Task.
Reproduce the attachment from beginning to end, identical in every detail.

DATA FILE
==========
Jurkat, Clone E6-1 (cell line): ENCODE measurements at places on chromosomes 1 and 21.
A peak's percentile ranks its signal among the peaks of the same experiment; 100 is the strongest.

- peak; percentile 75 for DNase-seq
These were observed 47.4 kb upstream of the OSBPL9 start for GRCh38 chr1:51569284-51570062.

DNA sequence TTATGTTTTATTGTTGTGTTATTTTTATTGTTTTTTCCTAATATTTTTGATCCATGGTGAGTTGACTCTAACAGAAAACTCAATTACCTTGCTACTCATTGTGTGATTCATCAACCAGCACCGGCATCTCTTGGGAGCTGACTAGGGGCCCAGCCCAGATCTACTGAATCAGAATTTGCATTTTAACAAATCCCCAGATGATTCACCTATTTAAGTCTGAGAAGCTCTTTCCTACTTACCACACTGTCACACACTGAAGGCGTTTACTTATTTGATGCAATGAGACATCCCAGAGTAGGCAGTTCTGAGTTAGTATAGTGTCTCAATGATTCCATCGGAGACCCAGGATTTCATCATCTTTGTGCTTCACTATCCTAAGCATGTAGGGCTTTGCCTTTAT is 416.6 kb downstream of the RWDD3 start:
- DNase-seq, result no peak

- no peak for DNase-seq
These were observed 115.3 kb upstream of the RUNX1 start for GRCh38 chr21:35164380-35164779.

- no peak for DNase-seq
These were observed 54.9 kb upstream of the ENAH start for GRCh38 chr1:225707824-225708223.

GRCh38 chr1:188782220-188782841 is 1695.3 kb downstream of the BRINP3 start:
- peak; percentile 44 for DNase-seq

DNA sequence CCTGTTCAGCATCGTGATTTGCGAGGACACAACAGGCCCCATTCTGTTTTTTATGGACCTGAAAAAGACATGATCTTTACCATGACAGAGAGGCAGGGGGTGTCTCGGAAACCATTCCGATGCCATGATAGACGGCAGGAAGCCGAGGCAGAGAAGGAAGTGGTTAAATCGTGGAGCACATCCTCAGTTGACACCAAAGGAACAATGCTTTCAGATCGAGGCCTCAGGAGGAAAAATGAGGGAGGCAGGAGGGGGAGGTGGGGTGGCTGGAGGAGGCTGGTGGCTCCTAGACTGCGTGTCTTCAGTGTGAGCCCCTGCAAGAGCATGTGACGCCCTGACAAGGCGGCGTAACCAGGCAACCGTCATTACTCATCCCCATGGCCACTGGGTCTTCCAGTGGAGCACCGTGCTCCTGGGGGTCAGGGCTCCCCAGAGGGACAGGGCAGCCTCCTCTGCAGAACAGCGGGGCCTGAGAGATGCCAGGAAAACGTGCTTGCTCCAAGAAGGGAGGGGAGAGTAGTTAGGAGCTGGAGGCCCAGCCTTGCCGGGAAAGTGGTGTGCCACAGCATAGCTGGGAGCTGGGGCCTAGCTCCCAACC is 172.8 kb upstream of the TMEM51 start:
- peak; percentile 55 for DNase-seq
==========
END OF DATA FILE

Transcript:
Jurkat, Clone E6-1 (cell line): ENCODE measurements at places on chromosomes 1 and 21.
A peak's percentile ranks its signal among the peaks of the same experiment; 100 is the strongest.

- peak; percentile 75 for DNase-seq
These were observed 47.4 kb upstream of the OSBPL9 start for GRCh38 chr1:51569284-51570062.

DNA sequence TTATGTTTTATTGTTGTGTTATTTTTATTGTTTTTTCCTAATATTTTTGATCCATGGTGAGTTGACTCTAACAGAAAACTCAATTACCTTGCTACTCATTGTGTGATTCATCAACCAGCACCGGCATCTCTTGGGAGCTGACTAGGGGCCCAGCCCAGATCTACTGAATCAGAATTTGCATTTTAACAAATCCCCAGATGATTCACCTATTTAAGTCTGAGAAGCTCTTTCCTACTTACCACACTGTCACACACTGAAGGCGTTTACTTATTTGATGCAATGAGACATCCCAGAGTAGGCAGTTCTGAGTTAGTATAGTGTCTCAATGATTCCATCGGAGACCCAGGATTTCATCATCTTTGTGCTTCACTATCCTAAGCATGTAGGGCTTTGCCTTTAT is 416.6 kb downstream of the RWDD3 start:
- DNase-seq, result no peak

- no peak for DNase-seq
These were observed 115.3 kb upstream of the RUNX1 start for GRCh38 chr21:35164380-35164779.

- no peak for DNase-seq
These were observed 54.9 kb upstream of the ENAH start for GRCh38 chr1:225707824-225708223.

GRCh38 chr1:188782220-188782841 is 1695.3 kb downstream of the BRINP3 start:
- peak; percentile 44 for DNase-seq

DNA sequence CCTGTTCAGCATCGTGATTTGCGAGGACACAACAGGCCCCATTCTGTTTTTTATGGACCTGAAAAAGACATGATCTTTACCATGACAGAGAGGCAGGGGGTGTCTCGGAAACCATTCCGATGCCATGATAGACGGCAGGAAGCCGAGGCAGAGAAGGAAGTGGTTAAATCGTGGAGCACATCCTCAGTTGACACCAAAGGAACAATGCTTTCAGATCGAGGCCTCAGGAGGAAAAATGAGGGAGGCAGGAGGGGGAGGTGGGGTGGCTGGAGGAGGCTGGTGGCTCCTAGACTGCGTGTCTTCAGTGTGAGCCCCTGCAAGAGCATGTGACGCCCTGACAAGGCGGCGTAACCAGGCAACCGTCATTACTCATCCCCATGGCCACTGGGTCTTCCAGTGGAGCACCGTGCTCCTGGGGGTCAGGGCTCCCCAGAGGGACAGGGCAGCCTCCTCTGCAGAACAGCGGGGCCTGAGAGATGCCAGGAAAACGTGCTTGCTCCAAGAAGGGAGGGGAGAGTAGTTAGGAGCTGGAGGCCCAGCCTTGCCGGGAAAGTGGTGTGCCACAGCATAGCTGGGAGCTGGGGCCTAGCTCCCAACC is 172.8 kb upstream of the TMEM51 start:
- peak; percentile 55 for DNase-seq